and more. There are several possible places in which we can see ourselves building a life where we are able to live off the land and teach our kids the value of a good day’s work.
My kids are amazing, but let’s face it, we live in a society teaching them to stare down at their phones rather than look up at the stars. I should note that my kids don’t have phones yet, but all of their friends seem to, so it’s hard to live in a suburban area and teach them what we deem important.
The thing that really struck me while we were up there was how different things were because of the environment. My boys have cousins their age there and played outside with them from almost dawn to dusk. They built a fort, rode scooters, caught fireflies, explored and more, all with no fear of total dehydration, snakes, fire ants or being carried away by mosquitoes. Here in Louisiana, it’s been such a hot summer that, unless they are in the pool, I’m reluctant to leave them playing outside for too long. They rarely want to go out anyway, so it’s a constant chore trying to keep us busy in the air conditioning. Even at night, where it might actually cool down a little, I’m running to shut the chicken coop like I’m being shot at because of all the mosquitoes.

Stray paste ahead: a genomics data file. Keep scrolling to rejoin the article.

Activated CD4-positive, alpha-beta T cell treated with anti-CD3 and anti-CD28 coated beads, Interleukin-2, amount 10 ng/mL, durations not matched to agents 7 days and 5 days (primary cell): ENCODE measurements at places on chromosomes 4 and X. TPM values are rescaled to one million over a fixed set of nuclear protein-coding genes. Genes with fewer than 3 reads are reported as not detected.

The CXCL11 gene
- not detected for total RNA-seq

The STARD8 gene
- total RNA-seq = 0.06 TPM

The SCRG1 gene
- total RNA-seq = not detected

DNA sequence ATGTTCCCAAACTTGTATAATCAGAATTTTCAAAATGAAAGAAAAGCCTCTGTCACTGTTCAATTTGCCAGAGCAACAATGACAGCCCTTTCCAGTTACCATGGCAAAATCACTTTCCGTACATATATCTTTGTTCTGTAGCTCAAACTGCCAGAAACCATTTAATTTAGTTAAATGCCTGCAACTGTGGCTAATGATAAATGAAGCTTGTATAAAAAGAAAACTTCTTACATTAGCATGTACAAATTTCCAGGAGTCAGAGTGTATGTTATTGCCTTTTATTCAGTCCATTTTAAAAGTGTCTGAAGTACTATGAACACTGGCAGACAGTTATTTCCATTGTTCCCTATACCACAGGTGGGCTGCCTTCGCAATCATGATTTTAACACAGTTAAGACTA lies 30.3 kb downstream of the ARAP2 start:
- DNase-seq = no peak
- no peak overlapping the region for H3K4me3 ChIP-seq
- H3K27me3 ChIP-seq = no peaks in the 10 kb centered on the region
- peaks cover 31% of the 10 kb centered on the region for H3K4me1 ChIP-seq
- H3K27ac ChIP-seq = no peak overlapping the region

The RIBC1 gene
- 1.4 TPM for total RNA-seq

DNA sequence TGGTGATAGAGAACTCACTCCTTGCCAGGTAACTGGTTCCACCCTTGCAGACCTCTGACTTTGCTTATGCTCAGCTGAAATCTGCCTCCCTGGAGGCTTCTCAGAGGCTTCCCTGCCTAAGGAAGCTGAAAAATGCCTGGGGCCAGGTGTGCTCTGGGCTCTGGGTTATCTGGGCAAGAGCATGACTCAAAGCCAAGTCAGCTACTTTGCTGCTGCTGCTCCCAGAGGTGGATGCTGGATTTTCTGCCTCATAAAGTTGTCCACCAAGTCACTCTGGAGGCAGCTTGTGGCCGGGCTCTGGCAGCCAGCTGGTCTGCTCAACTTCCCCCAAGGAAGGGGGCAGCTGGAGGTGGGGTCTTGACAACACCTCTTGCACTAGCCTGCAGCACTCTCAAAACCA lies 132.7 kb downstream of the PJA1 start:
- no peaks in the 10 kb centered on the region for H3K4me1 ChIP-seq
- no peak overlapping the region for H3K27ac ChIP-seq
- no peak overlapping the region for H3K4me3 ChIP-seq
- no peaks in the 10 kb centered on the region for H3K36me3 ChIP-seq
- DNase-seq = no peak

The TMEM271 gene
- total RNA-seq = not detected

Anyway, we are looking at a simple efficient home with enough acreage to be able to grow most of our own food and perhaps earn a little money from the property. I can’t do that here in Louisiana because I seem to be unable to fend off the pest of the month in my garden and, though I’m not opposed to using neem oil, seven dust, DE, etc., I feel like we would all glow in the dark if I used what I needed to for successful pest control. Yes, people have offered help and advice, but I am willing to admit that, other than the basics like tomatoes and cucumbers, I’ve given up. Besides, once I can grow more things AND I have a basement, LOOK OUT! Canning paradise!
So after much, much, much work and flirting with being institutionalized for exhaustion and almost losing it, we finally listed our house last week. Now we can only sit back and pray that it sells quickly. We’ve done a ton of work and this place has a lot to offer, so even though it will be sad to say goodbye, I think we might just pull this off. We are in a desirable neighborhood with great neighbors, close to amenities and have more acreage than is normally available here, so fingers crossed!